Accurately predicting converter assembly deformation and mat pressure is essential in converter packaging design and manufacturing. In stuffing packaging, the annulus between the deformed shell and the catalyst is larger than that between the stuffing cone and the catalyst. As a result, the mat expands and undergoes unloading process. Tests show that the mat exhibits different loading and unloading characteristics. Using such a hysteresis mat pressure vs density curve in finite element analysis, the computed converter deformations closely agree with test data. Conversly, neglecting the mat hysteresis behavior may overestimate the deformation and pressure by a factor of three to four.
Technical Paper

Palladium and Platinum/Rhodium Dual-Catalyst Emission Solutions for Close-Coupled or Underfloor Applications

2000-03-06
2000-01-0860
Dual-brick catalyst systems containing Pd-only catalysts followed by Pt/Rh three-way catalysts (TWCs) are effective emission solutions for both close-coupled and underfloor LEV/ULEV applications due to optimal hydrocarbon light-off, NOx control, and balance of precious metal (PGM) usage. Dual-brick [Pd +Pt/Rh] systems on 3.8L V-6 LEV-calibrated vehicles were characterized as a function of PGM loading, catalyst technology, converter volumes, and substrate cell density. While hydrocarbon emissions improve with increasing Pd loading, decreasing the front catalyst volume at constant Pd content (resulting in higher Pd density) improved light-off emissions. Use of 600cpsi substrates improved underfloor NMHC emissions on a 3.8L vehicle by ∼ 6-10mg/mi compared to 400cpsi catalysts, and thus allowing reduction of catalyst volume while achieving ULEV emission levels without air addition.
Technical Paper

Evaluation of a Non-Thermal Plasma System for Remediation of NOx in Diesel Exhaust

1999-10-25
1999-01-3639
With ever more stringent CO2 emissions mandates, many automobile manufacturers are seeking the fuel economy benefits of diesel and lean-burn gasoline engines. At the same time the emissions standards that diesel and gasoline engines will have to meet in the next decade continue to reduce. Proposed solutions for meeting the stringent emissions standards all appear to have limitations, such as propensities to poisoning from sulfur, narrow operating temperature windows, and requirements for controls that give rapid rich excursions. Non-thermal plasma-catalyst systems have shown good performance in bench testing while being largely unaffected by these same issues. A two-stage system with a unique non-thermal plasma reactor combined with a zeolite-based catalyst has been constructed and shown to work over a wide temperature range.
Technical Paper

Individual Cylinder Fuel Control with a Switching Oxygen Sensor

1999-03-01
1999-01-0546
In this paper we discuss in detail an algorithm that addresses cylinder-to-cylinder imbalance issues. Maintaining even equivalence-ratio (ϕ) control across all the cylinders of an engine is confounded by imbalances which include fuel-injector flow variations, fresh-air intake maldistribution and uneven distribution of Exhaust Gas Re-circulation (EGR). Moreover, in markets that are growing increasingly cost conscious, with ever tightening emissions regulations, correcting for such mismatches must not only be done, but done at little or no additional cost. To address this challenge, we developed an Individual Cylinder Fuel Control (ICFC) algorithm that estimates each cylinder's individual ϕ and then compensates to correct for any imbalance using only existing production hardware. Prior work in this area exists1,2, yet all disclosed production-intent work was performed using wide-range oxygen sensors, representing cost increases.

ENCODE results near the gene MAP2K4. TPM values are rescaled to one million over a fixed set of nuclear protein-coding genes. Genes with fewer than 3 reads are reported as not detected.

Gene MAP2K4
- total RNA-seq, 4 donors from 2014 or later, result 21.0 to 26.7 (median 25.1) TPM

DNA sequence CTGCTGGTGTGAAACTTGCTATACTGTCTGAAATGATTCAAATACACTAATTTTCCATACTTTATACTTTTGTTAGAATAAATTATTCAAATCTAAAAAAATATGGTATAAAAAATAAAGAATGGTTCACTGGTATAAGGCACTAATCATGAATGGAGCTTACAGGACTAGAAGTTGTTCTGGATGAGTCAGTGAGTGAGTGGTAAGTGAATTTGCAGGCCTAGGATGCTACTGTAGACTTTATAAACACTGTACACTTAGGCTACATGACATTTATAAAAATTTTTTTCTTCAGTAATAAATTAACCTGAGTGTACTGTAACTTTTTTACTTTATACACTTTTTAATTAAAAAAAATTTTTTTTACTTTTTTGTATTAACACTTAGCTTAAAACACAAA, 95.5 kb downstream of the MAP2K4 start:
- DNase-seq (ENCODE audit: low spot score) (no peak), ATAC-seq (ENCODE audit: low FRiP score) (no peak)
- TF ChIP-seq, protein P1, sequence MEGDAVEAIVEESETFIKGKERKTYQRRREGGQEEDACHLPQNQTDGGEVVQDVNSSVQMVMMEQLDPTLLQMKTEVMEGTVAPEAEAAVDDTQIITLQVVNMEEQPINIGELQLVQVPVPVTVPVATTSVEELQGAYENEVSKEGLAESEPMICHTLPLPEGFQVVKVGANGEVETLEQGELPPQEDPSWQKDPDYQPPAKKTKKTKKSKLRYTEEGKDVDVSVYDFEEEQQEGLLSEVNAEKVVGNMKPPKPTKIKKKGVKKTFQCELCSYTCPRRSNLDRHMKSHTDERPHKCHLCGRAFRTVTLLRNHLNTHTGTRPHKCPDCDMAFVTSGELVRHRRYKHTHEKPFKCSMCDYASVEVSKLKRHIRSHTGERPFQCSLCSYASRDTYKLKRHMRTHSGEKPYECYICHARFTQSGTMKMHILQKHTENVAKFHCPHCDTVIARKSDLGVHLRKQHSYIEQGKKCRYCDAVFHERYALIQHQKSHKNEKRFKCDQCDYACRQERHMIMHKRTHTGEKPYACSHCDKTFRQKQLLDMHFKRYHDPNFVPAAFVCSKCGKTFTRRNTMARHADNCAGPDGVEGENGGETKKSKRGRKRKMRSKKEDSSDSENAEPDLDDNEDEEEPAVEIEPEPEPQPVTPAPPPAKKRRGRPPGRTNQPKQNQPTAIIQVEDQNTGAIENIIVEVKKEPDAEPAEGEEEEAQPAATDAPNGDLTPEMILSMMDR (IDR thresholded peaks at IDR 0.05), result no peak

Technical Paper

Mean Value Engine Modelling of an SI Engine with EGR

1999-03-01
1999-01-0909
Mean Value Engine Models (MVEMs) are simplified, dynamic engine models which are physically based. Such models are useful for control studies, for engine control system analysis and for model based engine control systems. Very few published MVEMs have included the effects of Exhaust Gas Recirculation (EGR). The purpose of this paper is to present a modified MVEM which includes EGR in a physical way. It has been tested using newly developed, very fast manifold pressure, manifold temperature, port and EGR mass flow sensors. Reasonable agreement has been obtained on an experiemental engine, mounted on a dynamometer.
Technical Paper

Thermally-Induced Microstructural Changes in a Three-Way Automotive Catalyst

1997-10-01
972905
The use of advanced electron microscopy techniques to characterize both the bulk and near-atomic level microstructural evolution of catalyst materials during different dynamometer/vehicle aging cycles is an integral part of understanding catalyst deactivation. The study described here was undertaken to evaluate thermally-induced microstructural changes which caused the progressive loss of catalyst performance in a three-way automotive catalyst. Several different catalyst processing variables, for example changing the washcoat ceria content, were also evaluated as a function of aging cycle and thermal history. A number of thermally-induced microstructural changes were identified using high resolution electron microscopy techniques that contributed to the deactivation of the catalyst, including sintering of all washcoat constituents, γ-alumina transforming to α-, β-, and δ-alumina, precious metal redistribution, and constituent encapsulation.